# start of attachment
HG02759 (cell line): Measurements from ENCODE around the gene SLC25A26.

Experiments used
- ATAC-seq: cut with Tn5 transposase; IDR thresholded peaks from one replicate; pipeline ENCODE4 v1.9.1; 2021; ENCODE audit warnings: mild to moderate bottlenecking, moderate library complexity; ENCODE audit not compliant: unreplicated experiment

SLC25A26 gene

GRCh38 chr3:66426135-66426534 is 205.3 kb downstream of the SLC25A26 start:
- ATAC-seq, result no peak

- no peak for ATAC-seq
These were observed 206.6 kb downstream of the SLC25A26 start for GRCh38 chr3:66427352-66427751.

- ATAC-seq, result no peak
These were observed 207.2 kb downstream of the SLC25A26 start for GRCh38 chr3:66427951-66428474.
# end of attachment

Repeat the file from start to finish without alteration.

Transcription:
HG02759 (cell line): Measurements from ENCODE around the gene SLC25A26.

Experiments used
- ATAC-seq: cut with Tn5 transposase; IDR thresholded peaks from one replicate; pipeline ENCODE4 v1.9.1; 2021; ENCODE audit warnings: mild to moderate bottlenecking, moderate library complexity; ENCODE audit not compliant: unreplicated experiment

SLC25A26 gene

GRCh38 chr3:66426135-66426534 is 205.3 kb downstream of the SLC25A26 start:
- ATAC-seq, result no peak

- no peak for ATAC-seq
These were observed 206.6 kb downstream of the SLC25A26 start for GRCh38 chr3:66427352-66427751.

- ATAC-seq, result no peak
These were observed 207.2 kb downstream of the SLC25A26 start for GRCh38 chr3:66427951-66428474.